In the early morning hours of March 6, the Mexican Army advanced on the Alamo. After repulsing two attacks, the Texians were unable to fend off a third attack. As Mexican soldiers scaled the walls, most of the Texian soldiers withdrew into interior buildings. Defenders unable to reach these points were slain by the Mexican cavalry as they attempted to escape. Between five and seven Texians may have surrendered; if so, they were quickly executed. Most eyewitness accounts reported between 182 and 257 Texians died, while most historians of the Alamo agree that around 600 Mexicans were killed or wounded. Several noncombatants were sent to Gonzales to spread word of the Texian defeat. The news sparked both a strong rush to join the Texian army and a panic, known as “The Runaway Scrape”, in which the Texian army, most settlers, and the new Republic of Texas government fled from the advancing Mexican Army.
Within Mexico, the battle has often been overshadowed by events from the Mexican–American War of 1846–48. In 19th-century Texas, the Alamo complex gradually became known as a battle site rather than a former mission. The Texas Legislature purchased the land and buildings in the early part of the 20th century and designated the Alamo chapel as an official Texas State Shrine. The Alamo is now “the most popular tourist site in Texas”. The Alamo has been the subject of numerous non-fiction works beginning in 1843. Most Americans, however, are more familiar with the myths spread by many of the movie and television adaptations, including the 1950s Disney miniseries Davy Crockett and John Wayne’s 1960 film The Alamo.
There is a hint in that last sentence, just about every American around our age grew up singing about Davy Crockett, wearing Davy Crockett coonskin caps, and seeing Davy Crockett in the movies. We watched, horrified, as the wicked Santa Ana overpowered the Texans, including – Davy Crockett. Be careful, parents, what your children watch; some of these movies have a lasting impact. So here we are, a million years down the road, going to see the Alamo.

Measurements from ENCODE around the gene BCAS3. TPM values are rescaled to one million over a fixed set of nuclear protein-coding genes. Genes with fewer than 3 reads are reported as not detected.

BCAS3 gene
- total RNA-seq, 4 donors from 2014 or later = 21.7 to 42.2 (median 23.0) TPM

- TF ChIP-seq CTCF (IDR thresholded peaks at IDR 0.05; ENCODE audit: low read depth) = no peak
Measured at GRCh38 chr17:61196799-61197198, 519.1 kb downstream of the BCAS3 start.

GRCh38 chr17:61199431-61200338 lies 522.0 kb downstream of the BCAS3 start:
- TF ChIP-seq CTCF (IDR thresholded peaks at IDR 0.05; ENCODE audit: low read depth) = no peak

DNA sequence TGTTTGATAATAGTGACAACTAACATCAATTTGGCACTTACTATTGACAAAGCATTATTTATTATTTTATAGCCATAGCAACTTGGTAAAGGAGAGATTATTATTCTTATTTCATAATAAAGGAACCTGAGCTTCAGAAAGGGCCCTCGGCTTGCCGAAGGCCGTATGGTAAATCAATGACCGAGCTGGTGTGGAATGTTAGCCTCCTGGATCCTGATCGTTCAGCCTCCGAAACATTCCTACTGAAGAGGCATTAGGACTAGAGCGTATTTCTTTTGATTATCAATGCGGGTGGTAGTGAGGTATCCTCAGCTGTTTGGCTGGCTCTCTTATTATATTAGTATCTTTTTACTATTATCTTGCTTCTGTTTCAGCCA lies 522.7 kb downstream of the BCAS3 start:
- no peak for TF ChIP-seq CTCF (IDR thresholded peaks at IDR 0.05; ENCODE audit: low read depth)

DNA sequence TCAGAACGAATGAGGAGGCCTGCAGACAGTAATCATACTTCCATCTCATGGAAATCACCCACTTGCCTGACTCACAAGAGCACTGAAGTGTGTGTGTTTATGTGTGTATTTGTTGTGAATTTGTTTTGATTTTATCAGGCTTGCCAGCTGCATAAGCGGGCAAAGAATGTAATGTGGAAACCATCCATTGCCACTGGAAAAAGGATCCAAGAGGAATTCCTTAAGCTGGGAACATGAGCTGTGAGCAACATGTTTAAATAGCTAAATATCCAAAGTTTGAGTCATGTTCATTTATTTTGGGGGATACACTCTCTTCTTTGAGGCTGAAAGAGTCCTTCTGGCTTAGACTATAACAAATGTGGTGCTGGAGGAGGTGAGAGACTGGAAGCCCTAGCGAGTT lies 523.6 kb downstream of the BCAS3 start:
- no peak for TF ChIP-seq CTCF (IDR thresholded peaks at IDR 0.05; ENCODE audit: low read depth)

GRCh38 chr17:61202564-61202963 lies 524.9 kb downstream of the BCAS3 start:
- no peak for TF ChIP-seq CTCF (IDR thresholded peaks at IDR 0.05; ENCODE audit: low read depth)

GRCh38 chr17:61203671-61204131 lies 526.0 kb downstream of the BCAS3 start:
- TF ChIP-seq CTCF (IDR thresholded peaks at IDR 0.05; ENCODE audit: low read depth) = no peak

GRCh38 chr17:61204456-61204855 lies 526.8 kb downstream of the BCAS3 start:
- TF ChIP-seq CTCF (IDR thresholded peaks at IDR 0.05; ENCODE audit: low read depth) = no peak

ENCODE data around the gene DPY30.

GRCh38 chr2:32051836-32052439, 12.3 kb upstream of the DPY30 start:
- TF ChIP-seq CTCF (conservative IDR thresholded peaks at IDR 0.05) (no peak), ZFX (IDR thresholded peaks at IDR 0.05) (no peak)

Our GoogleMap app guides us right into the heart of town, where we have to figure out how to be going the right way on Houston street to get to the valet service, because parking is a big problem around the Alamo/Riverwalk site.
It all turns out to be a lot easier than we thought it was going to be, we get checked in and our bags are taken to our room and it is glorious. It feels like coming home, it’s spacious, with bath robes and a lovely big bathroom and windows from wall to wall overlooking the Alamo:
This is our view of the Alamo:
It had been raining, and after the rain the air was that clean, clear air that almost sparkles. I loved all the sights from our window:
AdventureMan explored the Alamo. I have blisters on my feet from our huge walk around Benson-Rio Grande Valley Park, so I enjoy the big bathtub and a lovely cup of coffee and watch The Alamo from my birds eye perch. Now that we know about the Emily Morgan, we can come back with the grand-kids for a good visit on a sunnier day. 🙂
The Emily Morgan is a hotel you want to come back to. It has this great location by the Alamo, but also right by the San Antonio Riverwalk area, and a lot of great shopping and dining. The Emily Morgan also has special rates for military. 🙂
For those of you who did not grow up with Davy Crockett, you can listen the Ballad of Davy Crockett here:
From today’s Kuwait Times: